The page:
You Say You Want A Revolution? Records and Rebels 1966-1970 @ the V&A

Revolution exhibition photography 06-09-2016

My eyes first began their ironic roll when on the morning of Trump’s victory my sister sent me her first university essay to read—all about the influence of the American Revolution and its ideals of liberty and equality on subsequent political changes in Europe. They were sent into a dizzying spin when I went to see You Say You Want A Revolution? Records and Rebels 1966-1970 at the Victoria & Albert Museum, an exhibition celebrating the years 1966-1970, when everything changed and the world became one where freedom, tolerance, individuality, and equality were the driving forces.


Immersive, as all exhibitions these days are, a set of headphones blares out records from John Peel’s enviable record collection as visitors are taken through seven exhibitions covering changes in youth identity, the head and thinking (and the impact of mind-altering substances on this), the street and political movements, consumerism, living, communicating, and its ongoing legacy.

It’s busy, throngs of people indulging in nostalgia battling to see the exhibits. This isn’t a revisionist interpretation, but is fairly broad in approach with a whole range of objects, photographs, ephemera, literature, posters, and footage from the five years in question. There’s the familiar Sgt. Pepper outfits, Woodstock footage on a big screen, and cushions on which to lay back and watch The Who, the swinging Carnaby Street and Twiggy outfits, Warhol soup cans and Profumo scandal—but it’s the smaller details that stand out.


The Souper Dress, 1966. Photo: Kerry Taylor Auctions

Arguing that this was the era that started environmentalism, we see visionary Stewart Brand’s Whole Earth Catalog; there’s the 1966 advertisement for the credit card that is ‘All a girl needs when she goes out shopping’ (even though she could not take one out in her own right until 1973); alongside newsreels of the demonstration we see American soldiers’ letters home from Vietnam; and as well as quotes from Osborne’s Look Back in Anger (19560) and Lady Chatterley’s Lover (the DH Lawrence novel first published in 1928 but not cleared from censorship until 1963) we see the Buckminster Fuller book of 1969: Utopia or Oblivion.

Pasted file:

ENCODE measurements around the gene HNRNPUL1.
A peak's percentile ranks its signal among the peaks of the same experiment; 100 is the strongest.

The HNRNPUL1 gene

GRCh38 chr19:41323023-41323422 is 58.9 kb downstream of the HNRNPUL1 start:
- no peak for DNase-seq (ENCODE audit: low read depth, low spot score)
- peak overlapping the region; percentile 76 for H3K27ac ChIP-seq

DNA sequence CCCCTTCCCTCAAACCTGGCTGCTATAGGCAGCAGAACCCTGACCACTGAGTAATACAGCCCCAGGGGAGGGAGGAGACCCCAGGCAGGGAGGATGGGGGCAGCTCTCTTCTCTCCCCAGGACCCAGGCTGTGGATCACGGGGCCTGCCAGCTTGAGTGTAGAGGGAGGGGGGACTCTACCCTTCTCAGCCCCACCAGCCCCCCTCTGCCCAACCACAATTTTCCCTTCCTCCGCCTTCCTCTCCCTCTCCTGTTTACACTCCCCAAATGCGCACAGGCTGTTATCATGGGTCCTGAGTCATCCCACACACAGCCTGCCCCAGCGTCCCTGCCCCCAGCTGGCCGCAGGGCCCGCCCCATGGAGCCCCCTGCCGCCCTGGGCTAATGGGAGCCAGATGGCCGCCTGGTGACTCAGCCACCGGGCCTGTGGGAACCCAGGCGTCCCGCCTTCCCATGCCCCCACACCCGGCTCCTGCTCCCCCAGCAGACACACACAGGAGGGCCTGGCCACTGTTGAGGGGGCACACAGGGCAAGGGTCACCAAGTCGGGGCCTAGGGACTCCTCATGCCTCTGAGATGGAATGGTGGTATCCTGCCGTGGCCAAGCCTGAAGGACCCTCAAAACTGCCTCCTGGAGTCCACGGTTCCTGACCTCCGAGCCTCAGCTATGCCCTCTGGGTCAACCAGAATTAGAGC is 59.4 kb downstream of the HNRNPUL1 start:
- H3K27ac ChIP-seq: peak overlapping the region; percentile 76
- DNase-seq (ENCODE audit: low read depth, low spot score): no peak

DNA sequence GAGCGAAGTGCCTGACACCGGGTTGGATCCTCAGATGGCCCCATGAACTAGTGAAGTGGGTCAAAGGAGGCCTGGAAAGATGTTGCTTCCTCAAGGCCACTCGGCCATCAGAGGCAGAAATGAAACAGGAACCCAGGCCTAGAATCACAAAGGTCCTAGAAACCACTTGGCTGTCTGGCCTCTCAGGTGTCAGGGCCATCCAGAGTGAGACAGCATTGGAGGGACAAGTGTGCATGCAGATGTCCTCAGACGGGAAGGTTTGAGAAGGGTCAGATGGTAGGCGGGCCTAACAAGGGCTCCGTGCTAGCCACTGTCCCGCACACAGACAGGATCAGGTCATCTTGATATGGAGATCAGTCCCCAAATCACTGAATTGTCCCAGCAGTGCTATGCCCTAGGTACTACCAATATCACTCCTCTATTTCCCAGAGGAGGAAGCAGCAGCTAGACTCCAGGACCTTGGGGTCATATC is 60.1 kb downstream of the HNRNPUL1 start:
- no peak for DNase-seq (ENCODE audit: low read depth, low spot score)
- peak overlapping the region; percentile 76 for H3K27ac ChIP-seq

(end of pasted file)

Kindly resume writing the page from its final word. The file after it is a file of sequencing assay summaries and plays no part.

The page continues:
A growing disillusionment with leadership and modernism motivated an increase in political engagement. This was the era that civil rights, gay rights, women’s equality movement, and black liberation all, it is argued, became mainstream—a thought that seems optimistic right now. Nonetheless, the bold and persuasive rhetoric on show such as posters from prisoners from the Attica State Prison and Atelier Populaire offer a window into the hope that people then and now have.


As the catalogue explains, curators Victoria Broakes and Geoffrey Marsh aim to show that whilst in 1965 Britain, homosexuality and abortion were illegal, only married women were eligible for the pill, divorce was difficult, the death penalty still existed, censorship was in force and racial discrimination common, things had dramatically changed by 1970. By the start of the new decade, tolerance, liberation, and acceptance were the norm. Again, right now this argument that threads through the exhibition seems questionable.

Let us hope that these ideals do not remain in the museum of yesteryear, but continue to be just as thrilling and exciting as they were in those revolutionary years of 1966-70.